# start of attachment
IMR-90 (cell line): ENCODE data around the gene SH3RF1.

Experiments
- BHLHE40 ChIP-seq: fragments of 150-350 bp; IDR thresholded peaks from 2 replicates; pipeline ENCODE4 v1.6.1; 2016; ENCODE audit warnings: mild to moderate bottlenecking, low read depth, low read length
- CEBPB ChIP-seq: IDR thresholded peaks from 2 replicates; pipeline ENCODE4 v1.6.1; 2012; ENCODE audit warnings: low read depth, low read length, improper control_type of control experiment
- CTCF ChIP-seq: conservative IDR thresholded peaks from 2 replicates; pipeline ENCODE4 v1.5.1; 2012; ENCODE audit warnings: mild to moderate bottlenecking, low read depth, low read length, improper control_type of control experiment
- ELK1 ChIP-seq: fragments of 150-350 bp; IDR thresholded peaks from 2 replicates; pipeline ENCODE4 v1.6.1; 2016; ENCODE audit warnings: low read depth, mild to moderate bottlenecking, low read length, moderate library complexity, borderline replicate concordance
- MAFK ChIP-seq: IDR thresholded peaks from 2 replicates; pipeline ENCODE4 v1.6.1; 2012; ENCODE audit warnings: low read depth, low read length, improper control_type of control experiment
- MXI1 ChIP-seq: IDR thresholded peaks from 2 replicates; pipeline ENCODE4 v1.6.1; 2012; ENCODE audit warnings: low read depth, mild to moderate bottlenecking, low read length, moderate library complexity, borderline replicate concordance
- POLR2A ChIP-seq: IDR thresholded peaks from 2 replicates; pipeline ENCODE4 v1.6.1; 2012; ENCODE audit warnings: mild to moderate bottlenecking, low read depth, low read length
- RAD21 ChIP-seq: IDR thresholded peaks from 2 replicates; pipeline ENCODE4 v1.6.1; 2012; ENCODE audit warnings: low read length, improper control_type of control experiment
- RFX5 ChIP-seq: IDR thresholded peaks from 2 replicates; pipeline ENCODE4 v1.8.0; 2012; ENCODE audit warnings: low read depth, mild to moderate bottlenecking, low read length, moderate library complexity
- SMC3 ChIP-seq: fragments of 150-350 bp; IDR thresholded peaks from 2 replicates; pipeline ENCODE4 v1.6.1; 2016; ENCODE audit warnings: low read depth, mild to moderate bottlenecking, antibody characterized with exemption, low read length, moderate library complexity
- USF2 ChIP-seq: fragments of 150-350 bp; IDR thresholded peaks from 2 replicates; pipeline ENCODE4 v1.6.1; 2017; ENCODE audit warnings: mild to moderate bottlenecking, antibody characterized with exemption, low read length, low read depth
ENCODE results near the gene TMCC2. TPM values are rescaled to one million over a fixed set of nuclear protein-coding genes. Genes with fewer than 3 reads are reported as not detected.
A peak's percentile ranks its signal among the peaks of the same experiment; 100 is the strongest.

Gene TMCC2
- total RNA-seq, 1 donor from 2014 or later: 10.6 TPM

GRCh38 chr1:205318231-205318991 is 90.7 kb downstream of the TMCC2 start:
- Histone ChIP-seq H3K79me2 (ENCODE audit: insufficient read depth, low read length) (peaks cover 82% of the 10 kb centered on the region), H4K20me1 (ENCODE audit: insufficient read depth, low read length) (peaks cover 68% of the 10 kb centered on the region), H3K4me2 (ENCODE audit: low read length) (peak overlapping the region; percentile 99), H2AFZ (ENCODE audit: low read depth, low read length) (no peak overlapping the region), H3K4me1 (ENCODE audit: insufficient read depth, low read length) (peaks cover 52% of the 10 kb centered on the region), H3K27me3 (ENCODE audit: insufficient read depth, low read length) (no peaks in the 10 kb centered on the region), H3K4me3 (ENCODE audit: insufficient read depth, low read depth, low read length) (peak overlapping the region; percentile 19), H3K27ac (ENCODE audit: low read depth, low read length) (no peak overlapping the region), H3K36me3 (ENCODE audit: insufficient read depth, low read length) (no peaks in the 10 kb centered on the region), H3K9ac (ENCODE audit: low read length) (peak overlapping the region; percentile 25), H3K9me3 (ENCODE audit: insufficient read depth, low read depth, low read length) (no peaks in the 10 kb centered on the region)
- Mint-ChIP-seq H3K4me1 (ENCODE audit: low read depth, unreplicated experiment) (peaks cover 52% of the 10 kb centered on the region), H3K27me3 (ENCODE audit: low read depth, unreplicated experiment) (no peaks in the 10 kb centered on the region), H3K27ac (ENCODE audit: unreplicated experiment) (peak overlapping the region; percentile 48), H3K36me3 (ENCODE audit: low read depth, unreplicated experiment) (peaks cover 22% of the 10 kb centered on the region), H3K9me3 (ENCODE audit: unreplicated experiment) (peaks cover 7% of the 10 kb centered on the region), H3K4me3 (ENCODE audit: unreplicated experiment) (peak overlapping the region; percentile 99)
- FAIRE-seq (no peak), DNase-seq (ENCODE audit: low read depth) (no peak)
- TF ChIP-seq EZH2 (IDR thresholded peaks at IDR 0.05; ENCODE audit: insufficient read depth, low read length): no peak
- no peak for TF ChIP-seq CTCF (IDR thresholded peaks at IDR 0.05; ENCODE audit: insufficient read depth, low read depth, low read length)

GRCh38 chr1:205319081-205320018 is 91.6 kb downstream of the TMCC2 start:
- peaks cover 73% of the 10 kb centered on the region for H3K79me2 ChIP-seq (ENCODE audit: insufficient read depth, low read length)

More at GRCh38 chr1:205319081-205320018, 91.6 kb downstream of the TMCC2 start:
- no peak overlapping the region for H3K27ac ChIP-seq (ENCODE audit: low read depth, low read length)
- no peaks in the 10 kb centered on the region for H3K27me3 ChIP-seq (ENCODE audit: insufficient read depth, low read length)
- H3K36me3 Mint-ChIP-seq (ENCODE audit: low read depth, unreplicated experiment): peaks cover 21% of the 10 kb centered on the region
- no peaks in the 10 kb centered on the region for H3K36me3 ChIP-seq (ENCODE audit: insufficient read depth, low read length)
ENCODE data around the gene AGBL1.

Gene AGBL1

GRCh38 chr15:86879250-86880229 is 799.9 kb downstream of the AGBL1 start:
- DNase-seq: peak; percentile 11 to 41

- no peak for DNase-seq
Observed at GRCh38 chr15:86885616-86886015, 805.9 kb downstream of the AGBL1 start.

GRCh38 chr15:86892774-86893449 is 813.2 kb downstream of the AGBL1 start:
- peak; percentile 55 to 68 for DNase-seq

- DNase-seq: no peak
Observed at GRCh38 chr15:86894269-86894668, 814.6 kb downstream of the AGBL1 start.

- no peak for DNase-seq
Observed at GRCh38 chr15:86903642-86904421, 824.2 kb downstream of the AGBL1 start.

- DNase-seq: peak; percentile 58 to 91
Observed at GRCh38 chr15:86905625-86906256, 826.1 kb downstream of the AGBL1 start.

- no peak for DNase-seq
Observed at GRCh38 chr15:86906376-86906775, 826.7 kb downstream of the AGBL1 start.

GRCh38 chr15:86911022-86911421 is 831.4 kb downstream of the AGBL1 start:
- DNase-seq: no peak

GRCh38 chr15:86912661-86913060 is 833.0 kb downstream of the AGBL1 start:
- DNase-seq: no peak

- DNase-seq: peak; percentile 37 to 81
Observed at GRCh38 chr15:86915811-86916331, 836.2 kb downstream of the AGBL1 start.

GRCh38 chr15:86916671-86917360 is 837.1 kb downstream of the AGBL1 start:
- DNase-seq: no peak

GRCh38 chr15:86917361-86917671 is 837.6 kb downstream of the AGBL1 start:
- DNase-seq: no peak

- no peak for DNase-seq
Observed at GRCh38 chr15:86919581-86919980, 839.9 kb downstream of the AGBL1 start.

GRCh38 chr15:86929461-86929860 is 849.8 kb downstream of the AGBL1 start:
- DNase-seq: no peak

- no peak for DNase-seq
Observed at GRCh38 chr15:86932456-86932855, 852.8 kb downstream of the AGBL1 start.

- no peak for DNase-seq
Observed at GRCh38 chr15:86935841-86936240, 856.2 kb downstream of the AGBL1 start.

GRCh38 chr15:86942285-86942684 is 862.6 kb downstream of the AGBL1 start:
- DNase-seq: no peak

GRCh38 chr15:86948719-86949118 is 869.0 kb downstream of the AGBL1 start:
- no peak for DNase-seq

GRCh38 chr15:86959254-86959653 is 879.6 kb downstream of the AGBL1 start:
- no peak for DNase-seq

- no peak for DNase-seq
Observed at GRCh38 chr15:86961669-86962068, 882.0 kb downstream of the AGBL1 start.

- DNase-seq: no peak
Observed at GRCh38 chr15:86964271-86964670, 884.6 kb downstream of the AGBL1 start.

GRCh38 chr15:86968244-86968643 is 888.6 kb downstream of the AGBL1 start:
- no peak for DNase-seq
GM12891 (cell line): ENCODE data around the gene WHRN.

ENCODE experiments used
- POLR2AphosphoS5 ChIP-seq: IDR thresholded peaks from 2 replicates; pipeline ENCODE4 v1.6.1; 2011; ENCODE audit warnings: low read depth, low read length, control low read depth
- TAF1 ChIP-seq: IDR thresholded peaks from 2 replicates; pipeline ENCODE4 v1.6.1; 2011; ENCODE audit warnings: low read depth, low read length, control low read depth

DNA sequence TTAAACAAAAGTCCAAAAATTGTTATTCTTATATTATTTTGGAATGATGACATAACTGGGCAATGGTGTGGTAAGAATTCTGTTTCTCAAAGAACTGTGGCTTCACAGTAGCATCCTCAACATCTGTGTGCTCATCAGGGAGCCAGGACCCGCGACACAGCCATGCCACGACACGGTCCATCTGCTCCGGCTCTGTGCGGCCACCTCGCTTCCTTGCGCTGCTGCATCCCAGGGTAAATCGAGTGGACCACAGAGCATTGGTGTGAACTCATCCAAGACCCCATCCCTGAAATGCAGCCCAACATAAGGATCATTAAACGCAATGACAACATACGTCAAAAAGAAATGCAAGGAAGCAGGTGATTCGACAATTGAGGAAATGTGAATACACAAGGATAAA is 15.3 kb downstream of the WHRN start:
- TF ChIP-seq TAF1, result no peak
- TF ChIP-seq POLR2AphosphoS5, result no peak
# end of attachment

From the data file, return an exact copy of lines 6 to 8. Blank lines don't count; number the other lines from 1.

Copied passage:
- ELK1 ChIP-seq: fragments of 150-350 bp; IDR thresholded peaks from 2 replicates; pipeline ENCODE4 v1.6.1; 2016; ENCODE audit warnings: low read depth, mild to moderate bottlenecking, low read length, moderate library complexity, borderline replicate concordance
- MAFK ChIP-seq: IDR thresholded peaks from 2 replicates; pipeline ENCODE4 v1.6.1; 2012; ENCODE audit warnings: low read depth, low read length, improper control_type of control experiment
- MXI1 ChIP-seq: IDR thresholded peaks from 2 replicates; pipeline ENCODE4 v1.6.1; 2012; ENCODE audit warnings: low read depth, mild to moderate bottlenecking, low read length, moderate library complexity, borderline replicate concordance